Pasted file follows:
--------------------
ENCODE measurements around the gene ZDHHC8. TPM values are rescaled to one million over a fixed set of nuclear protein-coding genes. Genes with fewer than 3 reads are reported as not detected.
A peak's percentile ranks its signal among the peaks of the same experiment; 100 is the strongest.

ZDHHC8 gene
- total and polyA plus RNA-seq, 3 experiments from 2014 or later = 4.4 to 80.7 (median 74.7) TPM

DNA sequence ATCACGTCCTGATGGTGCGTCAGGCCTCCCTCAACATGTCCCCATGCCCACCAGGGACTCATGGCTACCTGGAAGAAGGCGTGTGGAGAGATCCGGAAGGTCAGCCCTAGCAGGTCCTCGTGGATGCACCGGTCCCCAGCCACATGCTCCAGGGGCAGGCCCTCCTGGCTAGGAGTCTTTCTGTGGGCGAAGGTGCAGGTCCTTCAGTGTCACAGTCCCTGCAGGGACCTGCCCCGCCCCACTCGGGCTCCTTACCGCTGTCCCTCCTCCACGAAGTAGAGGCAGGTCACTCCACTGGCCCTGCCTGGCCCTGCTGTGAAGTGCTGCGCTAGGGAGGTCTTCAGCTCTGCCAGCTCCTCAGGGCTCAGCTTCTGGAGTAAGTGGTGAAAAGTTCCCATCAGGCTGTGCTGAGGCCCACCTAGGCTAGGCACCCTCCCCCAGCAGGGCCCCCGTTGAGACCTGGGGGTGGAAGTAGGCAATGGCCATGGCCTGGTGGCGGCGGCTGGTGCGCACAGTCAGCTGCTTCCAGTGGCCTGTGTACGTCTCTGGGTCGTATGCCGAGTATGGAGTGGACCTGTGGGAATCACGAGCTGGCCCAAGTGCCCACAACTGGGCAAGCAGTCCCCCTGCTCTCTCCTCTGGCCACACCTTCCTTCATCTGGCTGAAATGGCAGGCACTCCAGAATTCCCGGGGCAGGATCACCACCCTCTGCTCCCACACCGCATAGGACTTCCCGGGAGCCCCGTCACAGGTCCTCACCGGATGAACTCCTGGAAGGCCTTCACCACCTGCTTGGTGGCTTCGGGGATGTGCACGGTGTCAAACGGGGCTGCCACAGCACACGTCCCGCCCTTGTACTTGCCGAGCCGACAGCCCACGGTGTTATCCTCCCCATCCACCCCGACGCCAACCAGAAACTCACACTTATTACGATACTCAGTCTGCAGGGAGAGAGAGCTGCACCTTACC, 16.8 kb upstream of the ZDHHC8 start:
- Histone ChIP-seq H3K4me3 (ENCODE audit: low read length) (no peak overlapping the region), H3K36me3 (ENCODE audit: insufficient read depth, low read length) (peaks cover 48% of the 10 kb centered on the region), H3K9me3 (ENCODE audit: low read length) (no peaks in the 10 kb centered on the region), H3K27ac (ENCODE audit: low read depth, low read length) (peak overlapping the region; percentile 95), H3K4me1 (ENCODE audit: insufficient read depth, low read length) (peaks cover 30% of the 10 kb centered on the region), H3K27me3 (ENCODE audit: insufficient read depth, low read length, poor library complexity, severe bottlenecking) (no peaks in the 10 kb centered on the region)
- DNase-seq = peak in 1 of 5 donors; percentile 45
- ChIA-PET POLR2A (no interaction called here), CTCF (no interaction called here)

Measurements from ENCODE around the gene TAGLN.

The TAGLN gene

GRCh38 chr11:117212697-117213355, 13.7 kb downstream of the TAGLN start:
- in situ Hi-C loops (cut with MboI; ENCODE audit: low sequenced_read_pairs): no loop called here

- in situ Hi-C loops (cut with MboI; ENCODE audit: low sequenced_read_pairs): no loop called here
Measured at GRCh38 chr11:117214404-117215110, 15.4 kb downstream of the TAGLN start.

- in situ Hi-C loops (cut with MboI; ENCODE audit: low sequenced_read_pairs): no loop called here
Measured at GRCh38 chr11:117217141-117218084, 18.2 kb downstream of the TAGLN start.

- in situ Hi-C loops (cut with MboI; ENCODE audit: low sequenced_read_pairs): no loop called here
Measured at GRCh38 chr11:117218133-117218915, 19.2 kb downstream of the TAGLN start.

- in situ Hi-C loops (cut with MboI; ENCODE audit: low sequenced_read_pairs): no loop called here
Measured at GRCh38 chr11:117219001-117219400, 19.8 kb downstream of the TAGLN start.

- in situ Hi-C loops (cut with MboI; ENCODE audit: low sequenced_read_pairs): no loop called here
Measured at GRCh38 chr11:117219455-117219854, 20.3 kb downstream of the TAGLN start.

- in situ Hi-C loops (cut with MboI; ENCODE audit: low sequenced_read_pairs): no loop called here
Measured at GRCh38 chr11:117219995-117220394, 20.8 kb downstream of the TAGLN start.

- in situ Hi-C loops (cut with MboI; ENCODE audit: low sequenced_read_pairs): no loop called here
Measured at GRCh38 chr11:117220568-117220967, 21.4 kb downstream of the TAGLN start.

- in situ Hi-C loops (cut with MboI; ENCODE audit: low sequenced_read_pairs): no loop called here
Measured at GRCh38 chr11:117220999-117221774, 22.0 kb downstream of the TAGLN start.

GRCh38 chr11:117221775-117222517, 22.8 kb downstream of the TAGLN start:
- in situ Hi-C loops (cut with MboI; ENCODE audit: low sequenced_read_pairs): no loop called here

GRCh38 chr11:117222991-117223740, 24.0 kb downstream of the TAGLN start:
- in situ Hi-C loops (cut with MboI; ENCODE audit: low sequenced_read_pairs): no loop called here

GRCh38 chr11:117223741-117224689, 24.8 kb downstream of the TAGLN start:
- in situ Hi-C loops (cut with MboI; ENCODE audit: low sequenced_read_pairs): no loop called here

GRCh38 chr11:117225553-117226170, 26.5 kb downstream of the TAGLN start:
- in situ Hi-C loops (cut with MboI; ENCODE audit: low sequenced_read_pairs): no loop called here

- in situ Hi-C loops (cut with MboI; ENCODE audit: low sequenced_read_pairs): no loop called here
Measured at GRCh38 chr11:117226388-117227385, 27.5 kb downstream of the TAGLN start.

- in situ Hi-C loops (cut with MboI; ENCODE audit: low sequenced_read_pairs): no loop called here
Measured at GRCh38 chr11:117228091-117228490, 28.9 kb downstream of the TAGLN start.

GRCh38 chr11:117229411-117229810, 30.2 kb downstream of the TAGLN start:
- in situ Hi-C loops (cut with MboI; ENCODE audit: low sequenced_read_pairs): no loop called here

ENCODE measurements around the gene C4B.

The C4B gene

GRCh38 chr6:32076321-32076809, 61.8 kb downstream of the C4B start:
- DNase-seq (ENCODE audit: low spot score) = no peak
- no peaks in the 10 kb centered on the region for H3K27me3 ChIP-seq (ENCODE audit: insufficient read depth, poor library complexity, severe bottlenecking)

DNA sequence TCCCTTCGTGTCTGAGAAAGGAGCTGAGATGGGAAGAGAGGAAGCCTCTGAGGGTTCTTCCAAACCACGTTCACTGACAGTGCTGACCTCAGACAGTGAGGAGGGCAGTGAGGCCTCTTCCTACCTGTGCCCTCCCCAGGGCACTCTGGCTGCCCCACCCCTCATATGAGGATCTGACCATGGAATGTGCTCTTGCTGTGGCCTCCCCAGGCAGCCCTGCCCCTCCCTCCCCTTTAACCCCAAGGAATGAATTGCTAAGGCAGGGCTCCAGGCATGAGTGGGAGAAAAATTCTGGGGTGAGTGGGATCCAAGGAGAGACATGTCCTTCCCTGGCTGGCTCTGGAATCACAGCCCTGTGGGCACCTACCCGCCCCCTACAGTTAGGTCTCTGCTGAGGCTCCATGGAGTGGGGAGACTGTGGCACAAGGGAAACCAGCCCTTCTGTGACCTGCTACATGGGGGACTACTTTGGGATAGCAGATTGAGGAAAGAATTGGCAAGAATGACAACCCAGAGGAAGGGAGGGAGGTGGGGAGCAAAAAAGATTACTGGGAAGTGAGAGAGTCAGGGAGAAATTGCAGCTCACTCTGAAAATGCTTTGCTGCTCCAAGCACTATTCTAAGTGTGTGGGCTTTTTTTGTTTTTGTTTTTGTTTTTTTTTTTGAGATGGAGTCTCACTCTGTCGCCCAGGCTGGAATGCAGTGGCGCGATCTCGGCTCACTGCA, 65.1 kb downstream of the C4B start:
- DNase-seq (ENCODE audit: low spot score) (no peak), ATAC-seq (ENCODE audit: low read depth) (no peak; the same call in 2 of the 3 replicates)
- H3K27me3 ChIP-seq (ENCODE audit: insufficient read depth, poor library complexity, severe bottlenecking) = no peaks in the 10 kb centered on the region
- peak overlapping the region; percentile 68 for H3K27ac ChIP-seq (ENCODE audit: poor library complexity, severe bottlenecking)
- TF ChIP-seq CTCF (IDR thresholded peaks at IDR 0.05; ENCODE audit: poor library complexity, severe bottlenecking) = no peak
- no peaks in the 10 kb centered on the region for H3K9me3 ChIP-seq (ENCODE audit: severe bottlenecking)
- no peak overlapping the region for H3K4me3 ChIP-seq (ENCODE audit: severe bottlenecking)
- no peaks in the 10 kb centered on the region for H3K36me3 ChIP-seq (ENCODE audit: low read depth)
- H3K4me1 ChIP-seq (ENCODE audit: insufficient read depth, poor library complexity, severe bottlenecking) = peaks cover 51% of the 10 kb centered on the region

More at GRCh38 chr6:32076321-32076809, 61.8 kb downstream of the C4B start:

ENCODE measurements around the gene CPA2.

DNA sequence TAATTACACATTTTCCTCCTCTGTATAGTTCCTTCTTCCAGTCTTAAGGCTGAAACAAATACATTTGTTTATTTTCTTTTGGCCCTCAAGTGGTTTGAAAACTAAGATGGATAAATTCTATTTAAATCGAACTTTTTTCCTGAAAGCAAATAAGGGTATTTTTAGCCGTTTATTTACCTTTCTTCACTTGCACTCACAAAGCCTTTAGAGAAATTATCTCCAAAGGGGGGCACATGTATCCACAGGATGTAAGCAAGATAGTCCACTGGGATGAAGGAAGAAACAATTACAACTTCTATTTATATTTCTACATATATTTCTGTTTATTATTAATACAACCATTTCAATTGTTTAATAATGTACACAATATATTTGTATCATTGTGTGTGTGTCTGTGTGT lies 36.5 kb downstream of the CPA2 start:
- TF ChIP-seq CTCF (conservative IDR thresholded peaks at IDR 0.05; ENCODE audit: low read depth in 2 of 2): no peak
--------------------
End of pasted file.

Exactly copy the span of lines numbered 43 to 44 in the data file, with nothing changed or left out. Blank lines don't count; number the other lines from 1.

ENCODE measurements around the gene C4B.

The C4B gene